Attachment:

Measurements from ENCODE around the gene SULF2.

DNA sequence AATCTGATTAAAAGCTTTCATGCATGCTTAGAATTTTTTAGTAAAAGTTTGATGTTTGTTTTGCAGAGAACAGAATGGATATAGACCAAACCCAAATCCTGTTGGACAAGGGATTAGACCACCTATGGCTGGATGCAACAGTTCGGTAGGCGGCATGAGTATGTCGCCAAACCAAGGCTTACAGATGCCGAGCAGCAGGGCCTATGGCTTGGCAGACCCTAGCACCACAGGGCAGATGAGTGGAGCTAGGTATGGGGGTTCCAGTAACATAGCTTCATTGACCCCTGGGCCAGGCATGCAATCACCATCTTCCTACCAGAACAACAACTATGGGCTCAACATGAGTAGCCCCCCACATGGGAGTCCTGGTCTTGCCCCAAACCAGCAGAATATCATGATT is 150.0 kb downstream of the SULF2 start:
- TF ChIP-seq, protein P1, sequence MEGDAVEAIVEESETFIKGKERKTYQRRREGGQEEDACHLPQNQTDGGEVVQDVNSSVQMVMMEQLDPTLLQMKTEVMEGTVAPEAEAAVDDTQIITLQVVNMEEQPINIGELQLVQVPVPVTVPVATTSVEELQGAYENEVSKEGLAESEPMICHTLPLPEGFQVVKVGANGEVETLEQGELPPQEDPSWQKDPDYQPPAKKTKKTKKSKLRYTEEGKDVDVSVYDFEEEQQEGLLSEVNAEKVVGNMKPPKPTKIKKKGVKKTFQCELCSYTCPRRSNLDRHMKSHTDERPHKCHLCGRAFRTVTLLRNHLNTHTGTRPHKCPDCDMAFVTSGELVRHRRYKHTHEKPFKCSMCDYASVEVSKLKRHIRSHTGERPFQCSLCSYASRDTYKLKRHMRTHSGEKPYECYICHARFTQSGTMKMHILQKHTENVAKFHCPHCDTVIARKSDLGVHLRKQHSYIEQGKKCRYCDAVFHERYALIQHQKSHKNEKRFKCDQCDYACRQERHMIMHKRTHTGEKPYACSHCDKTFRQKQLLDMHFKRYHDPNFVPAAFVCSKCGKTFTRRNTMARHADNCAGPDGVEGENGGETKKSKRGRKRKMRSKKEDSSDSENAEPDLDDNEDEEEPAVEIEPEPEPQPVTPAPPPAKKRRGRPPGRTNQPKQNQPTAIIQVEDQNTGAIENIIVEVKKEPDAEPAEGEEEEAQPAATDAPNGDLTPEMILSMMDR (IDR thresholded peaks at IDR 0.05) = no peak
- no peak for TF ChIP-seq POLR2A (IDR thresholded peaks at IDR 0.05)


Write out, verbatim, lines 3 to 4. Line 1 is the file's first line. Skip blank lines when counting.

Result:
- TF ChIP-seq, protein P1, sequence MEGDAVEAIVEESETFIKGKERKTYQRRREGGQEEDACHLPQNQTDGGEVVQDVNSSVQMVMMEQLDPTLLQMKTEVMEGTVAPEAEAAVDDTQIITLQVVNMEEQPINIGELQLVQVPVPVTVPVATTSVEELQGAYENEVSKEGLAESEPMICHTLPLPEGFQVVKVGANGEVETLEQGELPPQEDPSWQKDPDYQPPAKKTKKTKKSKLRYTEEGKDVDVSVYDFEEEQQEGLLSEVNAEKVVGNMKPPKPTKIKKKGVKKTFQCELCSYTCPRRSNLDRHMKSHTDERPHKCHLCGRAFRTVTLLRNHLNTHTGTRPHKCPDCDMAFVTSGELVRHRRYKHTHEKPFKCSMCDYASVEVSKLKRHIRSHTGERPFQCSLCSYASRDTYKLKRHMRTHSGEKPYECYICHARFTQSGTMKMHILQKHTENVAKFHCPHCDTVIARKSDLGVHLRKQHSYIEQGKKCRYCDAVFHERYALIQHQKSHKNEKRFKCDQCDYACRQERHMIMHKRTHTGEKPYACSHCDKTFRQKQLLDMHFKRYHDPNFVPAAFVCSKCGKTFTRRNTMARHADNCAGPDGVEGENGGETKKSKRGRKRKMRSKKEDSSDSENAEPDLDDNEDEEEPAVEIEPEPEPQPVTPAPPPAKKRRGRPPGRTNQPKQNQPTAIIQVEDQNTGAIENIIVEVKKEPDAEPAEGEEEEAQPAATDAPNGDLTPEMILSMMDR (IDR thresholded peaks at IDR 0.05) = no peak
- no peak for TF ChIP-seq POLR2A (IDR thresholded peaks at IDR 0.05)